- Always dip your sashimi or nigiri if they don’t appear to have anything on them.
- Your plate will have some gari, or pickled ginger, on it. Eat a little bit of it in between sushi pieces to clean your palate. Eating gobs of it is bad form.
- Ask for some oshinko (various pickled roots like radish) if you don’t like pickled ginger.
- Sashimi first
- Fresh fish and molluscs (nigiri or maki)
- Exotic stuff because it tends to have a stronger flavor
- Spicy anything like hand rolls (temaki) should be last
- Exception: Fugu (poisonous blowfish) should be your only course if you eat it – explanation in the section living dangerously
- Soup, edamame, and oshinko may be ordered and enjoyed at any time during the course of your meal
- Cooked stuff like unagi (grilled fresh water eel), and/or California rolls*, tempura, etc. go at the end because these things tend to coat the tongue and numb the taste of other things. If you must have it, wait until the end.
*People who know how to eat sushi don’t order California rolls. They’re for wimps who can’t handle raw fish. Rule of thumb: if it has mayonnaise or tomatoes, or if it’s cooked and lacks an exotic name like ankimo, it’s probably not real sushi.
What to Order
All ingredients are listed from the inside out.
- Dynamaki, dynamite roll, spicy roll: maguro or hamachi mixed with either a hot spicy sauce or with hot ground chilli peppers. If possible, try hamachi instead of maguro.
- Salmon skin roll: the name says it all. Eat it while it’s still hot.
- Negi toro: toro (fatty tuna) with green onion (negi) – a great way to end a sushi meal.
Eat temaki promptly after it’s served to you. The nori may absorb some of the moisture from the rice, loosing its crunchy texture.
Fugu sashimi is so special that it’s often eaten as a main course.
Fugu is a blowfish from Japan. In the United States, I found only one or two restaurants in New York City that serve it. All other states prohibit (as far as I know) its consumption. This blowfish is so poisonous that minimal amounts of venom are enough to kill a large, healthy adult, in less than a half hour. Its effects are similar to those of curare, a nerve poison used by the natives in the Amazonas. If fugu isn’t prepared correctly, chances are good that you’ll die of respiratory and cardiac failure.
Here are some tips on how to best enjoy fugu:
- Always call the restaurant in advance and make a reservation; a skilled itamae who knows how to prepare fugu is hard to find, and may come to the restaurant just to prepare the fugu for you.
- Beware of a restaurant that will prepare fugu for you without a reservation unless you’re a regular patron.
- Plan on eating fugu sashimi and little else for that meal; don’t worry, fugu sashimi is rather abundant, usually enough for two people.
- Never eat fugu if you’re sitting at a table. Order it only if sitting at the sushi bar where you can watch its preparation. Watching the preparation is part of the fun.
- The itamae will hand you a large plate with very thin slices of fish arranged like flower petals, and a small mound of fugu skin will be piled in the centre. It will be decorated with chopped scallions and spicy radish (not wasabi). A small halved sudachi (Japanese lime) will be somewhere on the plate or handed to you separately.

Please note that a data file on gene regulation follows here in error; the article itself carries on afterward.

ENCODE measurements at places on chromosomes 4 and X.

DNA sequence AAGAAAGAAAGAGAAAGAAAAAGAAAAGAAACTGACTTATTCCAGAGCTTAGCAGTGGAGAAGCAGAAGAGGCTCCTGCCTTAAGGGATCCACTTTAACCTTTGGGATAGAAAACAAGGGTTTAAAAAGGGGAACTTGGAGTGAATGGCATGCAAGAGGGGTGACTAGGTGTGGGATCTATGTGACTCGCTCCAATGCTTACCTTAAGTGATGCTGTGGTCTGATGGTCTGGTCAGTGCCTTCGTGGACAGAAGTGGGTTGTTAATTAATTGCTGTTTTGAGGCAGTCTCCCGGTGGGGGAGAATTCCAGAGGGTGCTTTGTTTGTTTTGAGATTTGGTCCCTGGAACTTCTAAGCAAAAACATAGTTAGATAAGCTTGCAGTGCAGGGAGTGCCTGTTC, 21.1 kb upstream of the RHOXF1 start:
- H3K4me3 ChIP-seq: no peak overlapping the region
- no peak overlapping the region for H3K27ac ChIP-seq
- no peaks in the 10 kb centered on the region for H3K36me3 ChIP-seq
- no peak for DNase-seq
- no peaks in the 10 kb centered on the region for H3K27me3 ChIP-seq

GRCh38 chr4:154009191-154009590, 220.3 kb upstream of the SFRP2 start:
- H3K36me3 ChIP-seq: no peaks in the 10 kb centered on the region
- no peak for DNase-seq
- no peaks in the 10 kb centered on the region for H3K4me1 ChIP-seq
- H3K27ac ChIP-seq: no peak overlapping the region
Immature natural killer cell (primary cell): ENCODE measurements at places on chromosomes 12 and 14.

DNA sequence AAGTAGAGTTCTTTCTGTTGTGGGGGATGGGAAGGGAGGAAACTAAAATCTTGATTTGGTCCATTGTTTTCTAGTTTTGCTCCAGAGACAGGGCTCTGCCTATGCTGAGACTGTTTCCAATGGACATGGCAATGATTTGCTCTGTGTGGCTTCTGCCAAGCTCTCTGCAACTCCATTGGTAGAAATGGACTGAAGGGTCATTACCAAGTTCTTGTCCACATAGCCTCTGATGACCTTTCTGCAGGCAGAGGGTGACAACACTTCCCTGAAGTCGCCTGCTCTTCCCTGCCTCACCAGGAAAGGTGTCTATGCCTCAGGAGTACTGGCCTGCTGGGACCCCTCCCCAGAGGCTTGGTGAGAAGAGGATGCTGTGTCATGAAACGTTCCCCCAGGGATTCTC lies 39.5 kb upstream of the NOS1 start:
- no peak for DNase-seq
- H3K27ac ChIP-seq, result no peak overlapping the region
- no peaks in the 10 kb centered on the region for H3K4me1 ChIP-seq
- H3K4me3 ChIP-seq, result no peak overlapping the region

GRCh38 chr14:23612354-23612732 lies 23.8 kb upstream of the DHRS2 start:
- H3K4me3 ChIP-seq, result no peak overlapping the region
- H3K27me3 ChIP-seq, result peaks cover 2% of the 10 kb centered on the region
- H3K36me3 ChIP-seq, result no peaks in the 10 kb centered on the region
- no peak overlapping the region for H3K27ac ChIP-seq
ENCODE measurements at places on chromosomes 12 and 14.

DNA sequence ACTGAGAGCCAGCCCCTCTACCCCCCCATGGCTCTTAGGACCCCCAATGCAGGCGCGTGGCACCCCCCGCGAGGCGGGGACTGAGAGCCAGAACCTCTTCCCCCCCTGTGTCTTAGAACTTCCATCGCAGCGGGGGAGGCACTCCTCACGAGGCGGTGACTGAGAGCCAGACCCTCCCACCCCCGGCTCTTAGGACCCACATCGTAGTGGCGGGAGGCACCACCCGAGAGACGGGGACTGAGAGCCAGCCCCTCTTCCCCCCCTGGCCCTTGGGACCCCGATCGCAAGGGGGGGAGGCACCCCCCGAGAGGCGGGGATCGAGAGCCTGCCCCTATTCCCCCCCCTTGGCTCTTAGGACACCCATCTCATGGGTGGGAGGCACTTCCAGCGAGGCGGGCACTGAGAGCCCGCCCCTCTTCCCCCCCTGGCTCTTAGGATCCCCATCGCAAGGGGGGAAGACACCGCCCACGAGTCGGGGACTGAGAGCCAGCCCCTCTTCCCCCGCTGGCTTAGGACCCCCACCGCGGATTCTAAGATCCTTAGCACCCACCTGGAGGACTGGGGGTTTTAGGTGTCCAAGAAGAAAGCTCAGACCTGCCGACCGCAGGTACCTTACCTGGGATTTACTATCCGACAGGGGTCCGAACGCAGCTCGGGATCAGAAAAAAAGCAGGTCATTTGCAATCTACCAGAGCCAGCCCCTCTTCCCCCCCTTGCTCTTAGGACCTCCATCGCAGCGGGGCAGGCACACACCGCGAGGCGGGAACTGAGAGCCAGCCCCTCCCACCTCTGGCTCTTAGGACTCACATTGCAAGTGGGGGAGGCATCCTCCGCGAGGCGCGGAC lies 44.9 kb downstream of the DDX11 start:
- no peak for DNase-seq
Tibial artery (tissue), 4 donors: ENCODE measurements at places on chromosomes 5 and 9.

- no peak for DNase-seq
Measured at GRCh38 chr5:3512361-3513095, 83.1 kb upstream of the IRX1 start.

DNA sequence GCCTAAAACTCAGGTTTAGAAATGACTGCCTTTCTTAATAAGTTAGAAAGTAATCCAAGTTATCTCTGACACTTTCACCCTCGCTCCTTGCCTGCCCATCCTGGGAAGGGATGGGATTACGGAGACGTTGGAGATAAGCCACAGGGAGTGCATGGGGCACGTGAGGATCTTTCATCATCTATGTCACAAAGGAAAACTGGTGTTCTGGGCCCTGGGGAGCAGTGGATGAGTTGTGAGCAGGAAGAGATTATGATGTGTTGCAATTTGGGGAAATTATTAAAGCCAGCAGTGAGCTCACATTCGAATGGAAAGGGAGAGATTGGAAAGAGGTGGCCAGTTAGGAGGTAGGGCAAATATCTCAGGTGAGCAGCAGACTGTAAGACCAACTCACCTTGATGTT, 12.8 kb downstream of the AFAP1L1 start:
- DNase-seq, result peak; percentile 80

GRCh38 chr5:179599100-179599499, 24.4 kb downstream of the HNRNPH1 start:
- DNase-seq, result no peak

- When adding the Japanese lime, add only a few drops. This isn’t ceviche.
- Eat fugu s-l-o-w-l-y with your chopsticks. Enjoy its delicate flavor. Your lips and tongue should tingle, like after a sensuous kiss, making every bite taste better than the previous one. Drink smooth sake every two or three bites to cleanse your palate.
- Can you feel your tongue? No? Stop eating immediately and call the ambulance.
- Alternate between eating the flesh and the skin.
- Never dip fugu in soy sauce. If the sushi chef recommends a sauce, it will be a very mild ponzu sauce (sudachi and soy sauce dilluted with a bit of sweet sake and rice vinegar) and he will give it to you without asking.
- Take your time after eating fugu before ordering anything else. It’s better if you just let it settle. Skip dessert.
- Tip the itamae generously. You will notice that he is much older (and presumably experienced) than other sushi chefs you might have run into. In fact, avoid eating fugu from a itamae who looks younger than forty. Experience is a friend of caution in this case.
Vegetables have always been an important component of sushi, and many traditional varieties are mostly or completely vegetarian. There is no excuse for vegetarians or vegans to not join you at the sushi bar. From kappa maki (cucumber roll) to sophisticated nigiri ensembles, itamaes always figure out a way of creating some interesting and delicious vegetarian sushi. If you’re a vegan, join your fish-eating friends and just let the itamae know about what you like. Most itamaes will go out of their way to create custom vegetarian sushi to suit your taste and needs.
There is one more level to the sushi experience. This is where you find the most exotic sushi, the one that separates you from the rest. You can really tell others that you know how to eat sushi after you’ve experienced the delicacies in this section. Beware that most of these are also on the pricey column of the menu.
- Uni: sea urchin caviar (roe). It’s considered one of the most delicate pleasures at the sushi bar. Uni is a dark yellow mass served on nigiri, with a strong nutty flavor coming from the iodine found in the sea urchin. Always eat it fresh; the grossest thing you can eat is old or previously frozen uni.
- Fugu: Poisonous Japanese blowfish. It’s the most delicate and sensual of all sushi plates. Your lips and tongue literally tingle while you eat it–and for at least a half hour afterward. The fugu experience is like a long-lasting sensuous kiss.
- Kujira: rare whale, prepared and presented in a very similar fashion to the always delicious katsuo. Whale meat has a very tender consistency that amost melts in your mouth; somewhere between filet mignon and toro, with a strong beef-like flavour with hints of seafood, and a very delicate aroma. Notice that the center of the piece is raw, and only the thinnest edge shows signs of grilling.